The judge in the case against former national security adviser Michael Flynn announced Wednesday that he has appointed a retired judge as an amicus curiae to examine whether there is any reason why Flynn should not be held in contempt of court for perjury. Though Flynn has pleaded guilty to lying to the FBI, the DOJ set off a firestorm of criticism by filing a motion earlier this week to dismiss charges against him.
Judge Emmet Sullivan is also asking the former district court judge, John Gleeson, to argue against the Department of Justice’s decision to drop charges against the former Trump adviser. Before becoming a judge, Gleeson was well-known for prosecuting mafiosoes, including securing a conviction for Gambino boss John Gotti on racketeering and murder charges.
Gleeson has already offered his public opinion of the motion to dismiss. He wrote in a recent op-ed in The Washington Post, “The department’s motion to dismiss the Flynn case is actually just a request—one that requires ‘leave of the court’ before it is effective...There has been nothing regular about the department’s effort to dismiss the Flynn case. The record reeks of improper political influence.”
He continued, “If prosecutors attempt to dismiss a well-founded prosecution for impermissible or corrupt reasons, the people would be ill-served if a court blindly approved their dismissal request.”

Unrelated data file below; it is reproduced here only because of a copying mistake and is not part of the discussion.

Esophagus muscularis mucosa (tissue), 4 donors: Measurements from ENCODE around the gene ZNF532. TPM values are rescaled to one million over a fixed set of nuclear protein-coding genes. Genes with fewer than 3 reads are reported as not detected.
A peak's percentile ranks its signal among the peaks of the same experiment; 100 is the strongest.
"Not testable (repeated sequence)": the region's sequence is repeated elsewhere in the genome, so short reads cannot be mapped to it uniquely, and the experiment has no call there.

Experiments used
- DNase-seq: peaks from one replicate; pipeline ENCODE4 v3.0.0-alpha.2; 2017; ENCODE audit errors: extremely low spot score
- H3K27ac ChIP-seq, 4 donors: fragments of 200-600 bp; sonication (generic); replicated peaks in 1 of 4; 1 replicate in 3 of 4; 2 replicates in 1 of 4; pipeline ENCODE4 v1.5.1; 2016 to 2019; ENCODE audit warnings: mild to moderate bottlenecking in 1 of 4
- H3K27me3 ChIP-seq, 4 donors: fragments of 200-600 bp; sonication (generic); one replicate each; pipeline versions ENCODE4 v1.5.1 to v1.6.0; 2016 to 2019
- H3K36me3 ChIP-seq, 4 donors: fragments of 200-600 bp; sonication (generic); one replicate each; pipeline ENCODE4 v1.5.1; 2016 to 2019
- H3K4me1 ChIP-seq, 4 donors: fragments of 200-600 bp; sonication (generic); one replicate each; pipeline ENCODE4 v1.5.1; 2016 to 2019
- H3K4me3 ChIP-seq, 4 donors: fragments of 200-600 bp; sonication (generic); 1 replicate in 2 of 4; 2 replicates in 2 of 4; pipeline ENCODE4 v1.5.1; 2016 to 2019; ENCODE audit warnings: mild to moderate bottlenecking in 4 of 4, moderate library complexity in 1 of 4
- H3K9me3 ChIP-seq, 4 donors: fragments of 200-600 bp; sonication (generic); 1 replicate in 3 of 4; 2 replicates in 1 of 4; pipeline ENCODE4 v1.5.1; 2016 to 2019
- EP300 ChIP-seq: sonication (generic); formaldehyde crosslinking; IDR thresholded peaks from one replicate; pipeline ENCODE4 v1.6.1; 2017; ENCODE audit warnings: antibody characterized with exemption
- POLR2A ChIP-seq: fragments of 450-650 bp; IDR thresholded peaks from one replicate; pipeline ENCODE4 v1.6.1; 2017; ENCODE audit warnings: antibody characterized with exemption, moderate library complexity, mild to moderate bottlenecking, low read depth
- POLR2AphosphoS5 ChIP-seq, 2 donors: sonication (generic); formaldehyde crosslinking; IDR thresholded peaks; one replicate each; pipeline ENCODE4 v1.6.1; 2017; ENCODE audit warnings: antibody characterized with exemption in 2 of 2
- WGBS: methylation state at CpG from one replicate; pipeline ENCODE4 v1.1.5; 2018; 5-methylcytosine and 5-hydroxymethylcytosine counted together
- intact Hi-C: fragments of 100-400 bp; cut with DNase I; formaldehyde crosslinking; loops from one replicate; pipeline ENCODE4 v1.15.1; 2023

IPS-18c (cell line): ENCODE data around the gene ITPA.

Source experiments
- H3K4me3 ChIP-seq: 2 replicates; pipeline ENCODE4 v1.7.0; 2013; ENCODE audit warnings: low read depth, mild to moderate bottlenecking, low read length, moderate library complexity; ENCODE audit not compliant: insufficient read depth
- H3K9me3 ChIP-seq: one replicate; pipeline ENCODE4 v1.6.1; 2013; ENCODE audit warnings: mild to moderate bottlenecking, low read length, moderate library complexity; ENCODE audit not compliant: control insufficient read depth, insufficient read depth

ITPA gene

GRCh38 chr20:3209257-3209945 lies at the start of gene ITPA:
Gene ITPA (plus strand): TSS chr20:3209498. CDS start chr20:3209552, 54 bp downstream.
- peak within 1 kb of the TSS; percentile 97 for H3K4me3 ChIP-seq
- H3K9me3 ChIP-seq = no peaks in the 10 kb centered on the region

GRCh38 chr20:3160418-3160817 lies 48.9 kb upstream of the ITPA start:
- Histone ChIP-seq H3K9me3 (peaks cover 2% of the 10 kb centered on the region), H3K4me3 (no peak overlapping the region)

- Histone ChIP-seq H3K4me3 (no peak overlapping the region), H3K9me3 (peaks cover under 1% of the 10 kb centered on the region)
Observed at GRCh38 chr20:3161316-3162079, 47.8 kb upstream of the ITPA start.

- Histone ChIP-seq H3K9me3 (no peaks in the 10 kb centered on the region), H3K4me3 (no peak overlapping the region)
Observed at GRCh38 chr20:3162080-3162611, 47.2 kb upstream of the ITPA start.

Flynn, a retired Army Lieutenant General, served as Trump’s first national security adviser for less than a month in 2017. He later twice pleaded guilty to lying to the FBI during interviews about his work with the Turkish government and contacts with Russian officials. Claiming that corrupt agents in the bureau set him up, he has since sought to withdraw his plea.
In 2018, Sullivan told Flynn at his sentencing, “arguably, you sold your country out.” In the motion to dismiss, the interim U.S. attorney for the District of Columbia wrote, “continued prosecution of this case would not serve the interests of justice.”
President Donald Trump and many of his allies had repeatedly protested the charges against Flynn and claimed they were part of a “witch hunt” against the president. Critics have accused Trump of exerting undue influence and Attorney General William Barr of bending the DOJ to the president's will. Rep. Jerrold Nadler (D-NY), chairman of the House Judiciary Committee, said the pair are eroding the long tradition of impartiality of the DOJ in their push to exonerate former aides. Nadler described the attempt to withdraw charges against Flynn as evidence of “a politicized and thoroughly corrupt Department of Justice.”